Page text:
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Top End monsoon sees Telstra outages, emergency services 'angry' about flood rescues

Sunday January 28, 2018 - 18:57 EDT
ABC image
The road at Backyard Creek, south of Darwin, flooded by half a metre of water. - ABC

With monsoonal conditions sweeping across the Top End, residents in multiple communities have been affected by Telstra outages, while emergency services grapple with more flood rescues.



About 380 residents in Daly River are still on standby for possible evacuation as the Lower Daly River rises and is expected to peak on Tuesday afternoon.

Telstra said technicians had been flown out to the affected communities in the Daly Region and Tiwi Islands to fix the damage.

"We are working to restore impacted services as quickly as possible however adverse weather conditions are preventing us from reaching some areas, but we will attend as soon as it's safe to do so," Telstra area general manager for the NT, Nic Danks, said.

Telstra said services on the Tiwi Islands were restored by Sunday afternoon.



Mr Danks said the phone infrastructure had been damaged by the severe weather being experienced across the Top End.

"Unfortunately our infrastructure has sustained some damage due to lightning strikes and very heavy rainfall," he said

The outages have affected mobiles, landlines, internet services and ATMs, with reports they had been down for at least 48 hours in Daly River, Wadeye, Peppimenarti and Palumpa, along with the Tiwi Islands communities of Milikapiti, Pularumpi and Wurrumiyanga.

Northern Territory Police said it was not clear when the services in Daly River, Wadeye, Peppimenarti and Palumpa would be up and running again.

"We don't have the specifics of what happened to them and we don't have a timeline as to when they will be restored," Acting Assistant Commissioner Matthew Hollamby said.

Heavy rainfall drenches the Top End



Meanwhile, Darwin and Darwin's rural area have experienced heavy rainfall and gusty winds, brought by the active monsoon trough lying near the base of the Top End.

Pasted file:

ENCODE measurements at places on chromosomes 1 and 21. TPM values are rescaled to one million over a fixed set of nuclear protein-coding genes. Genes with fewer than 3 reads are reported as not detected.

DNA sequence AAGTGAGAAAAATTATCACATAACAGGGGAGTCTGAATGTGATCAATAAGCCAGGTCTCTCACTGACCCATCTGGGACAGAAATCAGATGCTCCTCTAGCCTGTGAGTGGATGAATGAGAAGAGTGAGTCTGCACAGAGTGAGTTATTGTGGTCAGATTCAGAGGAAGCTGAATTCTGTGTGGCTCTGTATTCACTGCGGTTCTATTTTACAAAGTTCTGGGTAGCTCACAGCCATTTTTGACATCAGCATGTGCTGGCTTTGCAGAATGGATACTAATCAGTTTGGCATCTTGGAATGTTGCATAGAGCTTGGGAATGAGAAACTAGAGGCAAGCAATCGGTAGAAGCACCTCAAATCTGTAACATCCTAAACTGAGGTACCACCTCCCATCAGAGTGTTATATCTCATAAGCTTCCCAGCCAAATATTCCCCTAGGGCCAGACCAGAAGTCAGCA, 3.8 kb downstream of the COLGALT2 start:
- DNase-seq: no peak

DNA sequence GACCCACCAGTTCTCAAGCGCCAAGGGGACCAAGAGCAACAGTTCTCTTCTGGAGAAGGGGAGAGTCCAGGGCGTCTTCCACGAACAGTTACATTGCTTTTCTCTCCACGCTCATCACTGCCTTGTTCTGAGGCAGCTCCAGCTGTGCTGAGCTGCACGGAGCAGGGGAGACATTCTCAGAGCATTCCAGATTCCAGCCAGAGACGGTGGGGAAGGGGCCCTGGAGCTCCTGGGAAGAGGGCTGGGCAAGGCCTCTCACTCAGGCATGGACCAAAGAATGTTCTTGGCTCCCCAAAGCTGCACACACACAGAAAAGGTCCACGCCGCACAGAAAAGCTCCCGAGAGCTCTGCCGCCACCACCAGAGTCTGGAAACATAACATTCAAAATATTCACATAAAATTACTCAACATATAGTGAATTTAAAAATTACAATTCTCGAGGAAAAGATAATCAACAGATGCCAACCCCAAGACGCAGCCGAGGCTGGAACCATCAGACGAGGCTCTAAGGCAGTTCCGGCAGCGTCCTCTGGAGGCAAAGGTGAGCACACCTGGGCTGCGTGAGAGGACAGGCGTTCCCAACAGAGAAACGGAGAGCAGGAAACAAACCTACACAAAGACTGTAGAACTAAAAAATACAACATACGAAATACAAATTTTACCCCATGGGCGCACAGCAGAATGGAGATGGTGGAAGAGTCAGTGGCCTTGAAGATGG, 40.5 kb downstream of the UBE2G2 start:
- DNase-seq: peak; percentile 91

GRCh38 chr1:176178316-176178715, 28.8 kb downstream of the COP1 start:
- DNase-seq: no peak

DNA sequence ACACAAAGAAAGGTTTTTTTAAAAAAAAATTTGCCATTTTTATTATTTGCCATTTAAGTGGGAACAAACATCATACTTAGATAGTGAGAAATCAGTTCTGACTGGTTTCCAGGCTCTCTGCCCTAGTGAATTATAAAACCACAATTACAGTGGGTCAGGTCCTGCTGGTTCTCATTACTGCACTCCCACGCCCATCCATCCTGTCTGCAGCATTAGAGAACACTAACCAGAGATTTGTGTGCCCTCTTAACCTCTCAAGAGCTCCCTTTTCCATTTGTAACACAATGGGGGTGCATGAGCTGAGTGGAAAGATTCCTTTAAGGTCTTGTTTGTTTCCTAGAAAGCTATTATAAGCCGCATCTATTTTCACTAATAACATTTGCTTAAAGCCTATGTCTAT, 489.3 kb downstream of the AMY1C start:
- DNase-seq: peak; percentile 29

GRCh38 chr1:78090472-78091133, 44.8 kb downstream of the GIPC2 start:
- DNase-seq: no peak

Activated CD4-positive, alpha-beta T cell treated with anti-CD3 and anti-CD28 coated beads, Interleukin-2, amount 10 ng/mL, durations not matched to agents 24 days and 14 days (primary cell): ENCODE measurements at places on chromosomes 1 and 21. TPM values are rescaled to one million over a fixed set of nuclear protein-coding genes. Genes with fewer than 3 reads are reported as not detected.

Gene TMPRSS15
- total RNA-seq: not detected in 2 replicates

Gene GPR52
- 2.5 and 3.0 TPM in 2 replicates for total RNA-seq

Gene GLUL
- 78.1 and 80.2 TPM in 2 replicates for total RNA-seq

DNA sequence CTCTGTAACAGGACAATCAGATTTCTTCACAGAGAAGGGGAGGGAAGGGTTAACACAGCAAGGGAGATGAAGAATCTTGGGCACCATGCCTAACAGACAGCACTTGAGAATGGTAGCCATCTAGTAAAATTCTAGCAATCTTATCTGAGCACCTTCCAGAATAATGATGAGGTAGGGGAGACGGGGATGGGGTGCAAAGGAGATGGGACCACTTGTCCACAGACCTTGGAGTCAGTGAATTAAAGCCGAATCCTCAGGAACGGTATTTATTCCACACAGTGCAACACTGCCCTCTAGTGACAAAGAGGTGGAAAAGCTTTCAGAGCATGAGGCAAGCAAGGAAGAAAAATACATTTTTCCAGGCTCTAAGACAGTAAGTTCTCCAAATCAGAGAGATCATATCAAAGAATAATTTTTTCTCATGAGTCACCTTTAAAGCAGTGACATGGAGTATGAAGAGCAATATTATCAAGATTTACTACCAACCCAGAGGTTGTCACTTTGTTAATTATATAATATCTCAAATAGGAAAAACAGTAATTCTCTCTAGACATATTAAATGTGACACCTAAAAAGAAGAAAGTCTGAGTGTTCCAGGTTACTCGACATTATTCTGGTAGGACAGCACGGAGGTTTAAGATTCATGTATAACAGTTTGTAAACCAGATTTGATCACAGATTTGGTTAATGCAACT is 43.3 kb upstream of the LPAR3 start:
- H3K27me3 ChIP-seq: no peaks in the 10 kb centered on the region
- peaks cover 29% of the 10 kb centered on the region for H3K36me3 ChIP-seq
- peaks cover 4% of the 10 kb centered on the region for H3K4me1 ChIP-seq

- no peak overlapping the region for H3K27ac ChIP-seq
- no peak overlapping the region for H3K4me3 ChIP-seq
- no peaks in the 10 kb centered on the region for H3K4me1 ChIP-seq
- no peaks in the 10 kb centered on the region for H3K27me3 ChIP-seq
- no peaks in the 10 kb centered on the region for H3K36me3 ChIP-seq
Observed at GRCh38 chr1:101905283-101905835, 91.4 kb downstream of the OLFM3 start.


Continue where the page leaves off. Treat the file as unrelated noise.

The vigorous monsoonal conditions were expected to continue into early next week, bringing flooding to western Top End, the BOM said.

Humpty Doo in Darwin's rural area recorded 423 millimetres of rain in the last three days, which is close to the area's entire January average.

Darwin Airport received 286mm in the last three days and the island Dum-In-Mirrie off Dundee had 234mm over the same period.



Since being warned of a possible evacuation on Friday, Daly River residents have been advised to stay vigilant despite flood predictions from the Bureau of Meteorology (BOM) being revised down.

NT Police said households in Daly River would be given $250 credit to use at the local shop, after people were told to dispose food ahead of Friday's planned evacuation.

The rising Daly River is forecast to reach the moderate flood level of 13.1 metres on Monday, and 13.4m on Tuesday.

"At this stage it doesn't appear that they will go into major flooding and meet our triggers to evacuate the community — and we're hoping that's the case," Mr Hollamby said.

A flood watch has been issued for the North West and Bonaparte Coastal Rivers, while a minor flood warning has been put in place for the McArthur River.



The Northern Territory Emergency Service (NTES) said as more heavy rainfall is expected to continue over the next 24 to 48 hours, residents in flood-prone areas are asked to check the Secure NT website for advice on how to prepare.

"We'd be mindful [to advise] households in areas that may experience flooding to prepare — be ready for flooding to occur around your area and make appropriate plans according to your situation," NTES regional manager Mark Cunnington said.

Emergency services 'angry' over flood rescues

The occupants of three vehicles had to be rescued overnight, following

The incidents have prompted a warning to motorists from NTES.



"We would ask people not to be idiots and stay out of floodways — there have been seven incidents reported over this weekend. We're lucky we haven't lost any lives," Mr Cunnington said.

"Aside from putting yourselves, your family and everything else at risk, you also put at risk emergency responders who have to come out and get you.

"They're volunteers. It makes me angry that I have to put my people at risk to come out and get somebody who made a poor decision to try and cross a riverway."

CareFlight landings aborted, crew grounded

The wet and stormy weather forced CareFlight pilots to abort landings in Darwin, and grounded a crew on Croker Island.



CareFlight said an experienced pilot, flight nurse and flight doctor flew to Minjilang on Croker Island yesterday to help a patient, but upon landing the weather deteriorated, making it unsafe to return to Darwin.

"Due to the increased fatigue of such a long shift, the pilot in command elected to request a fresh crew to fly the leg back to Darwin," CareFlight posted on Facebook.

Meanwhile, a CareFlight helicopter with two patients on board had to abort two attempts to land in Darwin due to the weather, and a communication blackout on Bathurst Island left the crew without access to weather radar images.

After receiving information from another pilot via a satellite phone, the helicopter was able to avoid the storm and eventually landed safely at Royal Darwin Hospital.


- ABC

© ABC 2018

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